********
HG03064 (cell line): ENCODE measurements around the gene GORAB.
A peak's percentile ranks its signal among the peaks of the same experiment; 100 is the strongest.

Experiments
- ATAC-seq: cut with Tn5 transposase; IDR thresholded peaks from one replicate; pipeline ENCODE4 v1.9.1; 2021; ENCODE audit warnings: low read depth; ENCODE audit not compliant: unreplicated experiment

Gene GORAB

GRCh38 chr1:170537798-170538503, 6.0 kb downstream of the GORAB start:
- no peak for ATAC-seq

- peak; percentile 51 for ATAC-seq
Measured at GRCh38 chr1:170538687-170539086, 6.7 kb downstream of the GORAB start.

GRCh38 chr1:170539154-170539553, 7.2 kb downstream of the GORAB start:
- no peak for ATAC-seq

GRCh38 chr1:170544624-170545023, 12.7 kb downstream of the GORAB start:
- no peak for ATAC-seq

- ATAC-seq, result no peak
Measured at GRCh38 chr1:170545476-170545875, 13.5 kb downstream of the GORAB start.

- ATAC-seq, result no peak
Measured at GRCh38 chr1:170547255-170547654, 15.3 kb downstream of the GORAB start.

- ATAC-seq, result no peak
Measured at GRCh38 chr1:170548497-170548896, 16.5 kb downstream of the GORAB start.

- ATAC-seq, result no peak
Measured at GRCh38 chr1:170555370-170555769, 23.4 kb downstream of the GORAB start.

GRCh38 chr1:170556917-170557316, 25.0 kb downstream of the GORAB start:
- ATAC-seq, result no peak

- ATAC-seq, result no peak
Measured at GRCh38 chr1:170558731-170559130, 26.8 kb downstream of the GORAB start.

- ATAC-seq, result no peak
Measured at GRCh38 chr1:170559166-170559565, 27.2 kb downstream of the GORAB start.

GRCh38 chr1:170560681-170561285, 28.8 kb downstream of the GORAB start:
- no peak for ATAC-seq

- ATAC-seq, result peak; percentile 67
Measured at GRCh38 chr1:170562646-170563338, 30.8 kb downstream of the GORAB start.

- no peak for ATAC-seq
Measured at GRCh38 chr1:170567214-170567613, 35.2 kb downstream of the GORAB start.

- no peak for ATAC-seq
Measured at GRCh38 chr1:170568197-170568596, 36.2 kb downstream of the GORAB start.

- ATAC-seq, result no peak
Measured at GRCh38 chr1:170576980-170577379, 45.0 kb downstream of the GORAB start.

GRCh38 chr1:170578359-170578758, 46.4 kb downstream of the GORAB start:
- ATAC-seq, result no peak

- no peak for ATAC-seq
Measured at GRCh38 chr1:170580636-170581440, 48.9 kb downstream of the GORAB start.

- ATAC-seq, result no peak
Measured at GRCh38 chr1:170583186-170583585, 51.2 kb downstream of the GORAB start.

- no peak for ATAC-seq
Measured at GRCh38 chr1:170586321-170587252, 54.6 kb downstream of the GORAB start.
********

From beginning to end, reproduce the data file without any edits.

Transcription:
HG03064 (cell line): ENCODE measurements around the gene GORAB.
A peak's percentile ranks its signal among the peaks of the same experiment; 100 is the strongest.

Experiments
- ATAC-seq: cut with Tn5 transposase; IDR thresholded peaks from one replicate; pipeline ENCODE4 v1.9.1; 2021; ENCODE audit warnings: low read depth; ENCODE audit not compliant: unreplicated experiment

Gene GORAB

GRCh38 chr1:170537798-170538503, 6.0 kb downstream of the GORAB start:
- no peak for ATAC-seq

- peak; percentile 51 for ATAC-seq
Measured at GRCh38 chr1:170538687-170539086, 6.7 kb downstream of the GORAB start.

GRCh38 chr1:170539154-170539553, 7.2 kb downstream of the GORAB start:
- no peak for ATAC-seq

GRCh38 chr1:170544624-170545023, 12.7 kb downstream of the GORAB start:
- no peak for ATAC-seq

- ATAC-seq, result no peak
Measured at GRCh38 chr1:170545476-170545875, 13.5 kb downstream of the GORAB start.

- ATAC-seq, result no peak
Measured at GRCh38 chr1:170547255-170547654, 15.3 kb downstream of the GORAB start.

- ATAC-seq, result no peak
Measured at GRCh38 chr1:170548497-170548896, 16.5 kb downstream of the GORAB start.

- ATAC-seq, result no peak
Measured at GRCh38 chr1:170555370-170555769, 23.4 kb downstream of the GORAB start.

GRCh38 chr1:170556917-170557316, 25.0 kb downstream of the GORAB start:
- ATAC-seq, result no peak

- ATAC-seq, result no peak
Measured at GRCh38 chr1:170558731-170559130, 26.8 kb downstream of the GORAB start.

- ATAC-seq, result no peak
Measured at GRCh38 chr1:170559166-170559565, 27.2 kb downstream of the GORAB start.

GRCh38 chr1:170560681-170561285, 28.8 kb downstream of the GORAB start:
- no peak for ATAC-seq

- ATAC-seq, result peak; percentile 67
Measured at GRCh38 chr1:170562646-170563338, 30.8 kb downstream of the GORAB start.

- no peak for ATAC-seq
Measured at GRCh38 chr1:170567214-170567613, 35.2 kb downstream of the GORAB start.

- no peak for ATAC-seq
Measured at GRCh38 chr1:170568197-170568596, 36.2 kb downstream of the GORAB start.

- ATAC-seq, result no peak
Measured at GRCh38 chr1:170576980-170577379, 45.0 kb downstream of the GORAB start.

GRCh38 chr1:170578359-170578758, 46.4 kb downstream of the GORAB start:
- ATAC-seq, result no peak

- no peak for ATAC-seq
Measured at GRCh38 chr1:170580636-170581440, 48.9 kb downstream of the GORAB start.

- ATAC-seq, result no peak
Measured at GRCh38 chr1:170583186-170583585, 51.2 kb downstream of the GORAB start.

- no peak for ATAC-seq
Measured at GRCh38 chr1:170586321-170587252, 54.6 kb downstream of the GORAB start.